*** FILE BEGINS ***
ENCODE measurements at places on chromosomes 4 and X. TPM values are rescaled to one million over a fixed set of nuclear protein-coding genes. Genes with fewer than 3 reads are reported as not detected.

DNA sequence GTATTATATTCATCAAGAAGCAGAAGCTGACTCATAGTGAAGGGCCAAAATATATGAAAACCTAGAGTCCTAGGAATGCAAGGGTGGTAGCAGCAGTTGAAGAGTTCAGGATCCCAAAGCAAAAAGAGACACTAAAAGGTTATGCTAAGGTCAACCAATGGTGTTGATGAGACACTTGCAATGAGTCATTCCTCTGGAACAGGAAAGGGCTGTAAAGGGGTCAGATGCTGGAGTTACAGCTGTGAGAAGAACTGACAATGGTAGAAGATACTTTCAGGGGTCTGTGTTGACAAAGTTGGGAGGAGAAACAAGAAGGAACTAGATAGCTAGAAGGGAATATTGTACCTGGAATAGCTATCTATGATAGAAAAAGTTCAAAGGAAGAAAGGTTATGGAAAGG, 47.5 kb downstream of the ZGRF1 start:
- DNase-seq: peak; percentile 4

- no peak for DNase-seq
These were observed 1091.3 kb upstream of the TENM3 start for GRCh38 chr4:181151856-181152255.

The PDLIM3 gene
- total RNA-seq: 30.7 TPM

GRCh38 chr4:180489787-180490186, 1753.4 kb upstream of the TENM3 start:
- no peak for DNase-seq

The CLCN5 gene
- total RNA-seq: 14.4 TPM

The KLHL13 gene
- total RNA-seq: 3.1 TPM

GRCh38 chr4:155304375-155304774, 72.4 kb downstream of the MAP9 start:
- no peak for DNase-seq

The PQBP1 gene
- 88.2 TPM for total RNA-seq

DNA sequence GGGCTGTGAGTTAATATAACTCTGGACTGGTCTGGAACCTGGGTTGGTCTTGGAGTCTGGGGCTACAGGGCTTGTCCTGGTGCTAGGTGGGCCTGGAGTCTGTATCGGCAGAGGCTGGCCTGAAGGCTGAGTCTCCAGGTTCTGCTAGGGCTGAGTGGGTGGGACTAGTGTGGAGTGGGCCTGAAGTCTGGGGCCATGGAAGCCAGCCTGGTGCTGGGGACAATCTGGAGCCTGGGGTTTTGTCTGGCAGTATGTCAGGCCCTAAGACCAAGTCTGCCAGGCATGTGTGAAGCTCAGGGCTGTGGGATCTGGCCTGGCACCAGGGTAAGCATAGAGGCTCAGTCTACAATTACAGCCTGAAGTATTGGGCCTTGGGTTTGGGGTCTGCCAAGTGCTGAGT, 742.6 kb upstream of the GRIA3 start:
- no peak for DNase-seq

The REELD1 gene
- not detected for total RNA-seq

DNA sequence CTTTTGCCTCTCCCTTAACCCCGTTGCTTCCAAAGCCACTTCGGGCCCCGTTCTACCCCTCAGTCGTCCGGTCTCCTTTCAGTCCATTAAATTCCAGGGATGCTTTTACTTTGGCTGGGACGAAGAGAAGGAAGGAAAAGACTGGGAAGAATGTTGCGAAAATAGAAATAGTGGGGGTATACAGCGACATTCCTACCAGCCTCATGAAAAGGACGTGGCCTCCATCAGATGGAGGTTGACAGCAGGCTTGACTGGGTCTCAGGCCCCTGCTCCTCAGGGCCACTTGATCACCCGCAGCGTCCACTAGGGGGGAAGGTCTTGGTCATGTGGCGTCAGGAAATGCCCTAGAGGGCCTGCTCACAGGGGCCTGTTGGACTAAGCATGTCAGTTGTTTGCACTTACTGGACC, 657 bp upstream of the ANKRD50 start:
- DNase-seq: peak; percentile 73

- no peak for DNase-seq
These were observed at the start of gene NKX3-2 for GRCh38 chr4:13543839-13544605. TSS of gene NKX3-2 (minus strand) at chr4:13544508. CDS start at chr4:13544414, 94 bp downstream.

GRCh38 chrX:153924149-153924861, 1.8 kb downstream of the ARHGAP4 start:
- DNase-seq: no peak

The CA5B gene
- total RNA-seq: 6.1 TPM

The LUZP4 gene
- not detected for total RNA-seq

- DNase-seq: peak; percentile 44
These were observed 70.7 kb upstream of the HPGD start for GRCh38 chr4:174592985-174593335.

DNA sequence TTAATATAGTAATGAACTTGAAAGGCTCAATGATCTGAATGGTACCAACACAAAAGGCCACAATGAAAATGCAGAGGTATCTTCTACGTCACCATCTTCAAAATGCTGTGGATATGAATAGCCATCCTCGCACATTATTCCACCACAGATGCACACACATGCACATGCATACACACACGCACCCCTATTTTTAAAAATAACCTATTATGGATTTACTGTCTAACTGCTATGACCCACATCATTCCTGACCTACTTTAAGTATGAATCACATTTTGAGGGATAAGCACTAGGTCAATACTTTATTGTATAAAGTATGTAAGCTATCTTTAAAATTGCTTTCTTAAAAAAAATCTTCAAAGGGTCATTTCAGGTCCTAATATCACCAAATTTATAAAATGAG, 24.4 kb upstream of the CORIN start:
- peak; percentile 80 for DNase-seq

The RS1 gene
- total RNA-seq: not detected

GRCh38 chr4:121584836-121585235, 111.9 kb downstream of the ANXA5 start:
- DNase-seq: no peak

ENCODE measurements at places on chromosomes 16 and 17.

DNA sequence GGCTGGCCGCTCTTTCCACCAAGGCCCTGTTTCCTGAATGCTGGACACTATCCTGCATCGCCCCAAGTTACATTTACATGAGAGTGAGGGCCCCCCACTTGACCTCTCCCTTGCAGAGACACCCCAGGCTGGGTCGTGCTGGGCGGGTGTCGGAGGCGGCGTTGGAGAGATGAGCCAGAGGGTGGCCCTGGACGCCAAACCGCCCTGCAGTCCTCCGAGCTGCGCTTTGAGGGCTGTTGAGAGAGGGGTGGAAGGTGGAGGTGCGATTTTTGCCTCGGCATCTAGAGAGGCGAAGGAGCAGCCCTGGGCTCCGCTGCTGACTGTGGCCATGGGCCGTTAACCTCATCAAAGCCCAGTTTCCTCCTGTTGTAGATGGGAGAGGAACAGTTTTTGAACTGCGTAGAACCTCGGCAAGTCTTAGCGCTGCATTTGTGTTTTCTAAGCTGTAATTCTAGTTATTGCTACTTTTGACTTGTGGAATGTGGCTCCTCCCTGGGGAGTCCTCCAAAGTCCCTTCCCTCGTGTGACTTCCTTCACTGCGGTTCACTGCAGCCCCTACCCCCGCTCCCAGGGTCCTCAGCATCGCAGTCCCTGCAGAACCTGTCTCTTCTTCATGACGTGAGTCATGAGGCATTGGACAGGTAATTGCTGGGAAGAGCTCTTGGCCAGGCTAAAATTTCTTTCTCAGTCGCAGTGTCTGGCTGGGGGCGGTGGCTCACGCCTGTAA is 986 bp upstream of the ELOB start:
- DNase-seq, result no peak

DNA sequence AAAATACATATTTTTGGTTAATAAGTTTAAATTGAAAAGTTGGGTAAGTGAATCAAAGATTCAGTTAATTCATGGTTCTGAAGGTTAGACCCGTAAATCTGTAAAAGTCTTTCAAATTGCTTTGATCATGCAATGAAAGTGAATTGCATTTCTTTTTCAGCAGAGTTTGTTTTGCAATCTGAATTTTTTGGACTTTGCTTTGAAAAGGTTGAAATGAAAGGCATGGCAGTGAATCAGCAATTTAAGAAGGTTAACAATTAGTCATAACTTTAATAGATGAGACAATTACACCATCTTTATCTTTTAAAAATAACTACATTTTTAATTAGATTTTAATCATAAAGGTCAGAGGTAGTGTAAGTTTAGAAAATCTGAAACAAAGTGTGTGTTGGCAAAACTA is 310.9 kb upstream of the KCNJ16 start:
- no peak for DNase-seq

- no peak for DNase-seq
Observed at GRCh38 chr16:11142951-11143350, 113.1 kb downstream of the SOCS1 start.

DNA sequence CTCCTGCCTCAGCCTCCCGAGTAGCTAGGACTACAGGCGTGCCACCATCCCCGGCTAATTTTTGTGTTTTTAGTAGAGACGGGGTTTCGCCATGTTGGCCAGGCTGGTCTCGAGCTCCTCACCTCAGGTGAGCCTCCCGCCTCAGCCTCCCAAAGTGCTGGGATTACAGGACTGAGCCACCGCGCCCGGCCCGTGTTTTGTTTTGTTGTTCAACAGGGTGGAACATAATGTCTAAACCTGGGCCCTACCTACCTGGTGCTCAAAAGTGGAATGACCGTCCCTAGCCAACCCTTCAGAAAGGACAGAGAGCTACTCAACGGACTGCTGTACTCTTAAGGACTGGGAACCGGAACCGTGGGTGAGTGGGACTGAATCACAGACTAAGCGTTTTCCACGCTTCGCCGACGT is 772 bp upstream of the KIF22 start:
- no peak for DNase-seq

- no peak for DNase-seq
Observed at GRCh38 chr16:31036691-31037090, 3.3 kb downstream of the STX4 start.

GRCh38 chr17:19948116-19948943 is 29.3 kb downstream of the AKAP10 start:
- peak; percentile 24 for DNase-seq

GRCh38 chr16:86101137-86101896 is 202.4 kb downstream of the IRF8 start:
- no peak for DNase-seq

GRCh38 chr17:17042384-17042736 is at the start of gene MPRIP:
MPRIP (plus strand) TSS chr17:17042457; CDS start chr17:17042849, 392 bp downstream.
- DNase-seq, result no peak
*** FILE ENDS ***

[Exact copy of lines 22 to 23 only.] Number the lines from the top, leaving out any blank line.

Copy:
DNA sequence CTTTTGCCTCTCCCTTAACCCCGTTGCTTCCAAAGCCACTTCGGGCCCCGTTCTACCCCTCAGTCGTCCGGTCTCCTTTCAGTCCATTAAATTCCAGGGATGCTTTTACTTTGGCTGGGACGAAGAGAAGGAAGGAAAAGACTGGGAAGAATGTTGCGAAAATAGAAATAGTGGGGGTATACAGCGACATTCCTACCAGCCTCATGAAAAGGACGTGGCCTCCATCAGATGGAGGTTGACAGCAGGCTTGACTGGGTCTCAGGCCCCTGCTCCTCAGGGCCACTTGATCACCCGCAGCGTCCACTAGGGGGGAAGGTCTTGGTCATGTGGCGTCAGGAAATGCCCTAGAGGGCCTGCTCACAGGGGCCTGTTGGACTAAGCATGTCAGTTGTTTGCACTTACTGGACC, 657 bp upstream of the ANKRD50 start:
- DNase-seq: peak; percentile 73